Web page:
Volume 4, Issue 1, January 2016, Page: 10-17
Lower Extremity Injuries of Volleyball Players During Moving Spike Landing
Hung-Yu Huang, Department of Mechanical and Automation Engineering, Da-Yeh University, Changhua, Taiwan, R. O. C.
Tso-Liang Teng, Department of Mechanical Engineering, Hsiuping University of Science and Technology, Taichung, Taiwan, R. O. C.
Cho-Chung Liang, Department of Mechanical and Automation Engineering, Da-Yeh University, Changhua, Taiwan, R. O. C.
Received: Jan. 14, 2016;       Accepted: Jan. 26, 2016;       Published: Feb. 19, 2016
DOI: 10.11648/j.ajss.20160401.12      View  4313      Downloads  114
Abstract
Volleyball games worldwide have developed into aggressive volleyball games involving various types of attacking techniques. Among the various attacking techniques, the moving spike is most likely to cause body imbalance. When volleyball players perform a moving spike, to acquire more time and space when hitting the ball, they typically change their attack angle, timing, and position continually. Previous studies on run-up and landing have typically focused on vertical or forward landing. However, in actual sports scenarios, the directions of an attack landing may vary according to situations. To clarify the various sports injuries of volleyball players may sustain from landing after performing a moving spike, 10 male open level volleyball players were recruited from universities to perform 72-cm moving spike landing maneuvers. In the experiment, 11 digital motion cameras were used for 3D image capture, reflective markers were applied to track the locations of the body joints, and two AMTI 3D force plates were used to collect ground reaction force generated by the landing. The results revealed that the participant with the highest risk of sustaining a cruciate ligament tear was 172-cm tall and weighed 63 kg. The negative tibial shear force and horizontal reaction force generated from performing a moving spike were deduced to cause collateral ligament injuries to the participants who had played volleyball for 9–10 yrs. Therefore, we deduced that when volleyball players continually perform moving spike landing maneuvers without appropriate cushioning maneuvers and gear protection during training or competition, their collateral ligaments may develop chronic tendinitis.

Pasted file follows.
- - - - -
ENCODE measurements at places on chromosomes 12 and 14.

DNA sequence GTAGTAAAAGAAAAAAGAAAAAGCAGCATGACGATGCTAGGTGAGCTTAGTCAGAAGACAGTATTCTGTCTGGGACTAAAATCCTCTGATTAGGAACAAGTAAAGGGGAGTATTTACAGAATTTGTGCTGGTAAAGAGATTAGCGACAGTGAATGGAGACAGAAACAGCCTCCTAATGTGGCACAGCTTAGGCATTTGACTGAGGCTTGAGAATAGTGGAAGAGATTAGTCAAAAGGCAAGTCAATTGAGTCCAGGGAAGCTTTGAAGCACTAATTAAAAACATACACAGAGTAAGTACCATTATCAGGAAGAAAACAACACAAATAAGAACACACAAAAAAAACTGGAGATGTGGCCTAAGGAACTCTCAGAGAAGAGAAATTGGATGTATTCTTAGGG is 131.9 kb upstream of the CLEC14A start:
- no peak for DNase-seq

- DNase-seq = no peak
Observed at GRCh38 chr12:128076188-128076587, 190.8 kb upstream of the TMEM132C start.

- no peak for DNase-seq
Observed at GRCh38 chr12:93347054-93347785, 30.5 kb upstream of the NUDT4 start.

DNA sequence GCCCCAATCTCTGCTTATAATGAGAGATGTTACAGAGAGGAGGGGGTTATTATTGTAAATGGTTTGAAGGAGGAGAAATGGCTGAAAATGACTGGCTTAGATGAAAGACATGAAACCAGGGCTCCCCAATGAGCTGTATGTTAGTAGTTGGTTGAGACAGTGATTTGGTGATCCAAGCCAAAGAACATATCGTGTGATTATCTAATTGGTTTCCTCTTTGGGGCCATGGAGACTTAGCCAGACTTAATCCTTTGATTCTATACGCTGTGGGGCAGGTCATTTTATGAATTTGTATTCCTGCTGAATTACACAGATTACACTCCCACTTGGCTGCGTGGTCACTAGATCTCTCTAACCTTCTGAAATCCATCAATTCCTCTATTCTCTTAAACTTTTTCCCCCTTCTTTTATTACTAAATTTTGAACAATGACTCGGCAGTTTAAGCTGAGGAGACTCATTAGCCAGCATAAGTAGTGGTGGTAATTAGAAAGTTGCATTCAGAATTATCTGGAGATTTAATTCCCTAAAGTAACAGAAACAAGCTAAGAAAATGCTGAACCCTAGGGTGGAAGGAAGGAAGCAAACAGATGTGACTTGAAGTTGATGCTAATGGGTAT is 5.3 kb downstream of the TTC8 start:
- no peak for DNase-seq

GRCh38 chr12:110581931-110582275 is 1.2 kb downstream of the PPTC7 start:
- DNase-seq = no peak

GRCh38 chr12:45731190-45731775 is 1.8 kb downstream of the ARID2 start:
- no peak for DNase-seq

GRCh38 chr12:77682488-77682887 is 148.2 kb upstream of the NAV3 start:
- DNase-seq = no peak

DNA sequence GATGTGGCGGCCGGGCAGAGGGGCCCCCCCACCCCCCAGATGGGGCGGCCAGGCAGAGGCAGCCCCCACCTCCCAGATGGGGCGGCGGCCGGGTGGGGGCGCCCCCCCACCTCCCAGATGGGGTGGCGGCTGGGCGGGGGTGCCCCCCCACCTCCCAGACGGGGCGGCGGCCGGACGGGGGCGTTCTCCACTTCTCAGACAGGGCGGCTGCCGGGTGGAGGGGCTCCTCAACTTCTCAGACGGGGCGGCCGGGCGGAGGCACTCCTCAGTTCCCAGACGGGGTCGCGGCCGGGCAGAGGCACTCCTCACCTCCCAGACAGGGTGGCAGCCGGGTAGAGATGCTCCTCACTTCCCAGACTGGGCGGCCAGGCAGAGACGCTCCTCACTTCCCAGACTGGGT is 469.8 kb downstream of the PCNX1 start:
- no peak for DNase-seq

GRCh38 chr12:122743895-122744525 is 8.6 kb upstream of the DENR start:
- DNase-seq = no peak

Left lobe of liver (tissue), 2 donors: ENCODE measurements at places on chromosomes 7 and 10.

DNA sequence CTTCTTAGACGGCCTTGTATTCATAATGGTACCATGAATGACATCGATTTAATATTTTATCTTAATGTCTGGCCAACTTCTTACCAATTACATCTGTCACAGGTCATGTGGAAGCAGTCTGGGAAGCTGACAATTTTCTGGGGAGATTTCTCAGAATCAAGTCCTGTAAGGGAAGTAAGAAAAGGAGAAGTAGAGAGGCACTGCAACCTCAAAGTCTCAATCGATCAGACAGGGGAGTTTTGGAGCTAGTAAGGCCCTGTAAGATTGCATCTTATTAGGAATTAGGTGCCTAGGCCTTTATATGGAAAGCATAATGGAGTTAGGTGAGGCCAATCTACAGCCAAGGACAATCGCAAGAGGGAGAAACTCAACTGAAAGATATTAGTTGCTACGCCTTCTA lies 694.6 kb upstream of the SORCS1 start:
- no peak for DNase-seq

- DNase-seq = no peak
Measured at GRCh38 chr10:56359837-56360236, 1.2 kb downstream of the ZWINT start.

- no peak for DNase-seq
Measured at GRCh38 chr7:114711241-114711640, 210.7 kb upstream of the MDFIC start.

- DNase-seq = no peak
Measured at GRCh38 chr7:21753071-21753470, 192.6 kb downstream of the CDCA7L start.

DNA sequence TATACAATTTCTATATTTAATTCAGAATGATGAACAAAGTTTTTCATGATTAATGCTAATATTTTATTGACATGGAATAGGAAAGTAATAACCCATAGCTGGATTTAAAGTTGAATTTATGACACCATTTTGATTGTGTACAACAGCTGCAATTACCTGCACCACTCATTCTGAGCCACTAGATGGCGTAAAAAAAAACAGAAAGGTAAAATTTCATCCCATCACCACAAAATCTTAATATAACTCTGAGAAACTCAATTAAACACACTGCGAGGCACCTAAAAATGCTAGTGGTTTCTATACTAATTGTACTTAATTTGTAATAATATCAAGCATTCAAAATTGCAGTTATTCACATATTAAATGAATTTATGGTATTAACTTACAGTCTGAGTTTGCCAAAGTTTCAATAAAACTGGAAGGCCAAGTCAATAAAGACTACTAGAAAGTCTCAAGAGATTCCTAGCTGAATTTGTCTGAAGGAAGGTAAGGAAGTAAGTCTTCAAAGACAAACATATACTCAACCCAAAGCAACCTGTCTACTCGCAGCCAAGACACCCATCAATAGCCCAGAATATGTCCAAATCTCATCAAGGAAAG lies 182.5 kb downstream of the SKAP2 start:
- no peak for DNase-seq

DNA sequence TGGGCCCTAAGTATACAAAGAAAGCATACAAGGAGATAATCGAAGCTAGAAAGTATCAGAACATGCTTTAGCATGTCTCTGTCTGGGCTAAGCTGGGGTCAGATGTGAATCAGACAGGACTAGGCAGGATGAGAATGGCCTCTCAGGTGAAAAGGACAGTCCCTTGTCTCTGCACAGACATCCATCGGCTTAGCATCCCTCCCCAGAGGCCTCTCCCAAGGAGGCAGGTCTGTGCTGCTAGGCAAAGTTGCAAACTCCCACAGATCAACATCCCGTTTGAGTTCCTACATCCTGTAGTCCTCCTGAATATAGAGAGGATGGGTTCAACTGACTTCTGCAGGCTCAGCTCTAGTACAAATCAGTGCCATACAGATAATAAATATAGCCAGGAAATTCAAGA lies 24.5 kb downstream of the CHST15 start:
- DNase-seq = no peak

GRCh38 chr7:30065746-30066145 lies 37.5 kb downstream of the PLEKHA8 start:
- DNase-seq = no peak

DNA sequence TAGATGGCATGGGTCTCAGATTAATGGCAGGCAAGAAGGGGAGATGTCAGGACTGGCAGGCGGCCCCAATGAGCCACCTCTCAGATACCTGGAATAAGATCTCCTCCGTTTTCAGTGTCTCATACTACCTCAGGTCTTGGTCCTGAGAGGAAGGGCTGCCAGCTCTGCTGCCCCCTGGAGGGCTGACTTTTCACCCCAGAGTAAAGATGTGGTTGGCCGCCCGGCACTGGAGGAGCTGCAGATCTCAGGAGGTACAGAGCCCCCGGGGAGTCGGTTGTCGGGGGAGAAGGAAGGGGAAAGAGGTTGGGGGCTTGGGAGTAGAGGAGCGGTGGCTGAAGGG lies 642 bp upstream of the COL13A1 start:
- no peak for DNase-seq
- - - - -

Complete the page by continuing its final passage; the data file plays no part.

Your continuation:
Keywords
Volleyball, Moving Spike, Landing, Lower Extremity Injuries
To cite this article
Hung-Yu Huang, Tso-Liang Teng, Cho-Chung Liang, Lower Extremity Injuries of Volleyball Players During Moving Spike Landing, American Journal of Sports Science. Vol. 4, No. 1, 2016, pp. 10-17. doi: 10.11648/j.ajss.20160401.12
Copyright
Copyright © 2016 Authors retain the copyright of this article.
This article is an open access article distributed under the Creative Commons Attribution License (http://creativecommons.org/licenses/by/4.0/) which permits unrestricted use, distribution, and reproduction in any medium, provided the original work is properly cited.
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